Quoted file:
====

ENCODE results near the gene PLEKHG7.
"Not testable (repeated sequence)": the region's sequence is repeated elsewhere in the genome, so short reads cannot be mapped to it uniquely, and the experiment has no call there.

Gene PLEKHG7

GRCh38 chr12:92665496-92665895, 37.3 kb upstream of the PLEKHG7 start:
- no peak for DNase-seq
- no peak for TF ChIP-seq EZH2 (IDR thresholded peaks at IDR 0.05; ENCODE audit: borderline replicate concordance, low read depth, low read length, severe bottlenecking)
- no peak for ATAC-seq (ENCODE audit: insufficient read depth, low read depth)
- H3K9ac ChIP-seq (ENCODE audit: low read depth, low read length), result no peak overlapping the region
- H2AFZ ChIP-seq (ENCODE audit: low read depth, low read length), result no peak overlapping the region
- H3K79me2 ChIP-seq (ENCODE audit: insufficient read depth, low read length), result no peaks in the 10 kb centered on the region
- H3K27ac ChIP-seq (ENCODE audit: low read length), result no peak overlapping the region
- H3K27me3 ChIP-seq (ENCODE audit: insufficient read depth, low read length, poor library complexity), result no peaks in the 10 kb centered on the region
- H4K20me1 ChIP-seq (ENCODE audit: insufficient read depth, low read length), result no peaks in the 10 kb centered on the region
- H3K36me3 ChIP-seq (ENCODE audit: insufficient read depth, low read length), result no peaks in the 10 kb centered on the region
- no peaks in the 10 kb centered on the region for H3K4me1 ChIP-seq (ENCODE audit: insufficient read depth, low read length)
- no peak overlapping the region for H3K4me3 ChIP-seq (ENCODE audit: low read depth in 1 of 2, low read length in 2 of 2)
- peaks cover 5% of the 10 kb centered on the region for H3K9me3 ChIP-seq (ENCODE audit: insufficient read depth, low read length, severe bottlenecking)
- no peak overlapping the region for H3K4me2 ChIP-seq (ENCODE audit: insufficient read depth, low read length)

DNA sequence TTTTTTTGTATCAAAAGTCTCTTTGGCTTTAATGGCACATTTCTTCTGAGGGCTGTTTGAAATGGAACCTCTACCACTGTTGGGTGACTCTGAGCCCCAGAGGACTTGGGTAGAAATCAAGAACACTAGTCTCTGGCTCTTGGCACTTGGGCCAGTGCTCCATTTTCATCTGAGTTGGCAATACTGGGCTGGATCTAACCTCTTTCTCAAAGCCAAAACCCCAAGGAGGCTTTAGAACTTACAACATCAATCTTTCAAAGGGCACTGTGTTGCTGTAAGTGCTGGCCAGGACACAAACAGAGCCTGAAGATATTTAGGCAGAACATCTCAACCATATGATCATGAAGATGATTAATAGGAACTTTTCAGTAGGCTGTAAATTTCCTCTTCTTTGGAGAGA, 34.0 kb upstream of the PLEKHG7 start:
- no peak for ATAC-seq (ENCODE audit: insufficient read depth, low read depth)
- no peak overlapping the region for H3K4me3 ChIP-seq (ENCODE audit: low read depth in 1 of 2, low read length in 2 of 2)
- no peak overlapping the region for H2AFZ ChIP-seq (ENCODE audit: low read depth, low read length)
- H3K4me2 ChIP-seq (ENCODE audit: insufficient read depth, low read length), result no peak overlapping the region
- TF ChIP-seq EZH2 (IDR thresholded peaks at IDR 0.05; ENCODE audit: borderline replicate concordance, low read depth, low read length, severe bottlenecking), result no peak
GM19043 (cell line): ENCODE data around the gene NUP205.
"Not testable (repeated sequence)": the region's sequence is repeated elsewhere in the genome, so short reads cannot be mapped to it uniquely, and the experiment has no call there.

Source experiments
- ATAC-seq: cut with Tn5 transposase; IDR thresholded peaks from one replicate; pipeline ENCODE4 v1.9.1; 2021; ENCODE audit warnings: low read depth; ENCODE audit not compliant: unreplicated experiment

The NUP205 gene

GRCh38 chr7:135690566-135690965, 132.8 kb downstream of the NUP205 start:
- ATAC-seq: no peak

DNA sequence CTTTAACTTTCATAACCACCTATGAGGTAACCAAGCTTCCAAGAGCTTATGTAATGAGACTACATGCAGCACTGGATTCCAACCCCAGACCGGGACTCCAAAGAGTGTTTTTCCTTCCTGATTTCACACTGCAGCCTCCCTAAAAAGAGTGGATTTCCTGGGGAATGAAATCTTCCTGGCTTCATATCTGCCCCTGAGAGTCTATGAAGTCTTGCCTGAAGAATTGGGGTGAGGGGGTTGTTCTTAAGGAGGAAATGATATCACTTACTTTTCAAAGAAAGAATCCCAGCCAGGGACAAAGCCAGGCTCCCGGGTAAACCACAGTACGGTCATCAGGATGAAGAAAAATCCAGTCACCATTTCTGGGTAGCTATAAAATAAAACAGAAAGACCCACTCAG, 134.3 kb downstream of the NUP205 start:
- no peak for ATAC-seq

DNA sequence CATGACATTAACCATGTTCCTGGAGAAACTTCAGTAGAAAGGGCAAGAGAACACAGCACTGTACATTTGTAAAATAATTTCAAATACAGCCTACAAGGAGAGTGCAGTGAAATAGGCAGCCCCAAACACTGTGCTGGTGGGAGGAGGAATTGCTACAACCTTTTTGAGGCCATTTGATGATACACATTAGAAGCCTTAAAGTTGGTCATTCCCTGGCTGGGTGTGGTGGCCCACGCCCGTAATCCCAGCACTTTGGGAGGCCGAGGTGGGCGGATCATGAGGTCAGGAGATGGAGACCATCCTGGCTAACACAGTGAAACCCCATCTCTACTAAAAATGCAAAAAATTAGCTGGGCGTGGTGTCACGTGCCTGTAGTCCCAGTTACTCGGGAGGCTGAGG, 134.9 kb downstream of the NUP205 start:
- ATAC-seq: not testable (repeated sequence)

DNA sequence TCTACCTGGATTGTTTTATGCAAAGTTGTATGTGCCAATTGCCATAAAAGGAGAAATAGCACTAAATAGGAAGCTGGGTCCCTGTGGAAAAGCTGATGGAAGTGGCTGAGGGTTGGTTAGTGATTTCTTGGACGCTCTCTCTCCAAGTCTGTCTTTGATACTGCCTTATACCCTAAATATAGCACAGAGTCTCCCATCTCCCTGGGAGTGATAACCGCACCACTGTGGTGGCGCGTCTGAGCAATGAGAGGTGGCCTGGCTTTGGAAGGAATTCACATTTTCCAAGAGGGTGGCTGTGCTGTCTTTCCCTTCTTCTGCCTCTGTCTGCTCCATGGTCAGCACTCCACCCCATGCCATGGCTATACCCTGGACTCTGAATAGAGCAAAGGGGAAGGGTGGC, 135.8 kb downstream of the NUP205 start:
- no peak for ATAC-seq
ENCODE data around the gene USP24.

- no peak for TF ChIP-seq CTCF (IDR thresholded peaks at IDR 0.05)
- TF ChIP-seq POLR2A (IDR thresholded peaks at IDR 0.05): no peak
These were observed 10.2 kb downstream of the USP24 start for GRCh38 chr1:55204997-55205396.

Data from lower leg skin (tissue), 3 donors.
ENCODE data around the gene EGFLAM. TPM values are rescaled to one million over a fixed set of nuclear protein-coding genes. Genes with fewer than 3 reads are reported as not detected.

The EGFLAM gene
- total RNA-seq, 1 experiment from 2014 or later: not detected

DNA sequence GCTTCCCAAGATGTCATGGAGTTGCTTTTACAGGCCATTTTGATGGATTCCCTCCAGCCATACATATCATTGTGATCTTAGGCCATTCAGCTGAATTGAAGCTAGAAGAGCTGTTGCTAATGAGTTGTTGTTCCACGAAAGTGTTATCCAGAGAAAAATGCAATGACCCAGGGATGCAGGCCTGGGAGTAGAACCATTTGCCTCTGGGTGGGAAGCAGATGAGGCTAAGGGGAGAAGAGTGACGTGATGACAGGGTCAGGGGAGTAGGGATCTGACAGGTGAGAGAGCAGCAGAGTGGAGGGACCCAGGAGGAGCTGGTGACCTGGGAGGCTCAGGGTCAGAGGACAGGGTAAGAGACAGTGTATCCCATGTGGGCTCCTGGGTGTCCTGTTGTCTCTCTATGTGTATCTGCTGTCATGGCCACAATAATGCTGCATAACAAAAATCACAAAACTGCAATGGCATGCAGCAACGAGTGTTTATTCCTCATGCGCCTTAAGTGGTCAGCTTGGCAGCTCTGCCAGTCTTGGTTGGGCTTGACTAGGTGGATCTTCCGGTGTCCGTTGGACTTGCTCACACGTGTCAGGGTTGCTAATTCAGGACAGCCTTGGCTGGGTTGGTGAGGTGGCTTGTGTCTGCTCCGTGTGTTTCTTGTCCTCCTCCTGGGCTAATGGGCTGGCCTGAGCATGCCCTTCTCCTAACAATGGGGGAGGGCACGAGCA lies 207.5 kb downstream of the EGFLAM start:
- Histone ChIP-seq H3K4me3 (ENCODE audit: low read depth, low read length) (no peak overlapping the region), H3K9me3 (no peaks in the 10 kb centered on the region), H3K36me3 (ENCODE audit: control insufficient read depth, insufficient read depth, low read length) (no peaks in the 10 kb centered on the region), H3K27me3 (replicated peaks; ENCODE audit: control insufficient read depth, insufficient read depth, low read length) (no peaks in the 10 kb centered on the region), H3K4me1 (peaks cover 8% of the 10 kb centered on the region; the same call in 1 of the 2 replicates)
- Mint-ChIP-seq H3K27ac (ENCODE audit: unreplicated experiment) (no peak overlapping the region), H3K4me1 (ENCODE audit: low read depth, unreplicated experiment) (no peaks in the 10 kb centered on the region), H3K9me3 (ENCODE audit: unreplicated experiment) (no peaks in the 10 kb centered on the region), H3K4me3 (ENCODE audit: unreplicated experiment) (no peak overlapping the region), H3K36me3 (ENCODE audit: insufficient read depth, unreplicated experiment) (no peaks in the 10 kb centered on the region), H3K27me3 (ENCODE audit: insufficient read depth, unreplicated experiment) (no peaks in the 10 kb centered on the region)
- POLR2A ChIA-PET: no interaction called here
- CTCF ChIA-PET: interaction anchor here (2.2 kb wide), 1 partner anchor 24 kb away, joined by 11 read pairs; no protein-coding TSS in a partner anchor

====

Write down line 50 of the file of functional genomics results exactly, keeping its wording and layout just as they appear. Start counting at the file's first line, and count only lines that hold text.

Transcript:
- CTCF ChIA-PET: interaction anchor here (2.2 kb wide), 1 partner anchor 24 kb away, joined by 11 read pairs; no protein-coding TSS in a partner anchor